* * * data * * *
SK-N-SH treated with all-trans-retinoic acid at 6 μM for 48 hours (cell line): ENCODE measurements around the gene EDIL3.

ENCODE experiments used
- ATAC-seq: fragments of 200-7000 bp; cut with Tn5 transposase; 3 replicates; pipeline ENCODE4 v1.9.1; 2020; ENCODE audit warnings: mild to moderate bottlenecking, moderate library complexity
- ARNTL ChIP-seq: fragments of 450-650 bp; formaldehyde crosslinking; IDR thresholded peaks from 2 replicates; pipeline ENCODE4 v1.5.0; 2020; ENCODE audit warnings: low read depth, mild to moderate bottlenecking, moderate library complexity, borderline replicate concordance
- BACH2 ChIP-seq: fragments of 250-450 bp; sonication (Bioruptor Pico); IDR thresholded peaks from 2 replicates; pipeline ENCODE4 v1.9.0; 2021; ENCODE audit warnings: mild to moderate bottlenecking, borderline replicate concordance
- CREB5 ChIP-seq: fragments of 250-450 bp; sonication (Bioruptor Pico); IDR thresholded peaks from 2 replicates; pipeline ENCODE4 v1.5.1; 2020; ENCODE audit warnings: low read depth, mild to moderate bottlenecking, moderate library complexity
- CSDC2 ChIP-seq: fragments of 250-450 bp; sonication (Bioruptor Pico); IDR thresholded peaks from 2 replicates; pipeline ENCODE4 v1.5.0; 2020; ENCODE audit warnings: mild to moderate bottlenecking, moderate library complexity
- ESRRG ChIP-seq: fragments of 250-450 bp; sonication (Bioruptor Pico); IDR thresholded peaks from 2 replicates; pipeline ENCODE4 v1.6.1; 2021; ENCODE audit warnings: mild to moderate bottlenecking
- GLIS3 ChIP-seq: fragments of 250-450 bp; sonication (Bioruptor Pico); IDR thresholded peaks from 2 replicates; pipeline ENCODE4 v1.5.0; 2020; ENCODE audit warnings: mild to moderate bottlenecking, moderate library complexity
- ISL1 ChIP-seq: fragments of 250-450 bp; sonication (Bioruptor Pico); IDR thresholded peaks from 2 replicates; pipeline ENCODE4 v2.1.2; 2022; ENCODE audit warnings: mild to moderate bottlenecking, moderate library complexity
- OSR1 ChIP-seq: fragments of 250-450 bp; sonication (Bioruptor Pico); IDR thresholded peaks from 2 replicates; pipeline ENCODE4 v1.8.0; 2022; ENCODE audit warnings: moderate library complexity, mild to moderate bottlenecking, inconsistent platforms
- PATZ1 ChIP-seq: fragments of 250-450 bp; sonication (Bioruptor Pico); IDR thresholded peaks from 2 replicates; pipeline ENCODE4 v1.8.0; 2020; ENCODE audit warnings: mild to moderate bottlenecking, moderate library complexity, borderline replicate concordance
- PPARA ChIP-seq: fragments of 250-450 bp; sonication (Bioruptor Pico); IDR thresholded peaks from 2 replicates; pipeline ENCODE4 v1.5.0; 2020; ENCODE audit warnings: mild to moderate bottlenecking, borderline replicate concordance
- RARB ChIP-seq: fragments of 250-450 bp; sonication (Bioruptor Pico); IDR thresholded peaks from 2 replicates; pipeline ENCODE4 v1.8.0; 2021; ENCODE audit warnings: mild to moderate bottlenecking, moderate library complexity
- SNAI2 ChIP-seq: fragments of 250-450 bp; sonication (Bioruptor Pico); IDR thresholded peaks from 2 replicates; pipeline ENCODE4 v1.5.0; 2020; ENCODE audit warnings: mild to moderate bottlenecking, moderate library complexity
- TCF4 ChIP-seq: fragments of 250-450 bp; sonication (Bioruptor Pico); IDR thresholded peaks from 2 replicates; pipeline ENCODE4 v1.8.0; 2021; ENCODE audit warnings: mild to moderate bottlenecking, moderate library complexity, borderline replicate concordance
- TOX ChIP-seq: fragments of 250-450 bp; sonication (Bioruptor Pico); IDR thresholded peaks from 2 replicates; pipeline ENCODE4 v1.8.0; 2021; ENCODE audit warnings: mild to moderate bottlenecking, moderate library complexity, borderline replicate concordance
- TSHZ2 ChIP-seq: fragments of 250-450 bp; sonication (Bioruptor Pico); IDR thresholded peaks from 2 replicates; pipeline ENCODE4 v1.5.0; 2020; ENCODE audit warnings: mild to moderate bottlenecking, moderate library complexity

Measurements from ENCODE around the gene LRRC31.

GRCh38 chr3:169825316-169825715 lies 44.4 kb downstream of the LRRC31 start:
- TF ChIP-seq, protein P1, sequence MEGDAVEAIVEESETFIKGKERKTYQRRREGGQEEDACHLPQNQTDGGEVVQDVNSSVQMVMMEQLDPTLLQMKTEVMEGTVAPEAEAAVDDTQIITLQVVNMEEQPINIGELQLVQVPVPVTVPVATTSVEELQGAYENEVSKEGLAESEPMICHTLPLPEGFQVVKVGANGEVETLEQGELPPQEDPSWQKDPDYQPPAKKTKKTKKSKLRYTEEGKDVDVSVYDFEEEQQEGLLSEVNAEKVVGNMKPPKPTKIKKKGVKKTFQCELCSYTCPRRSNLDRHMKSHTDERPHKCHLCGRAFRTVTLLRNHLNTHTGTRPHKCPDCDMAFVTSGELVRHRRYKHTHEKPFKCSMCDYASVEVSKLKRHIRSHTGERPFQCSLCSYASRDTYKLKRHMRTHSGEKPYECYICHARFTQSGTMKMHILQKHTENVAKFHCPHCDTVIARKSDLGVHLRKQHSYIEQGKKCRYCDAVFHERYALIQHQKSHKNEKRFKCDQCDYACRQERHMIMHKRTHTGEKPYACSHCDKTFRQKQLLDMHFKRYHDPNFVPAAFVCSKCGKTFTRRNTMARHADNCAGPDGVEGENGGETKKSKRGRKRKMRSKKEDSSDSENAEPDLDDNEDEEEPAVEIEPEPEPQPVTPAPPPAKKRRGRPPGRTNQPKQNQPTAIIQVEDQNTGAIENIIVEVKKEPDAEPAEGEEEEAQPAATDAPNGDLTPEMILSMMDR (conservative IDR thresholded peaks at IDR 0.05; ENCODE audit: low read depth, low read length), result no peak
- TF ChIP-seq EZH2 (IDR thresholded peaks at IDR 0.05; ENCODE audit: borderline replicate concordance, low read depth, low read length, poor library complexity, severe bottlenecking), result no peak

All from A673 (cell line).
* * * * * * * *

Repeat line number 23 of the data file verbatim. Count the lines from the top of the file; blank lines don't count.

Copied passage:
All from A673 (cell line).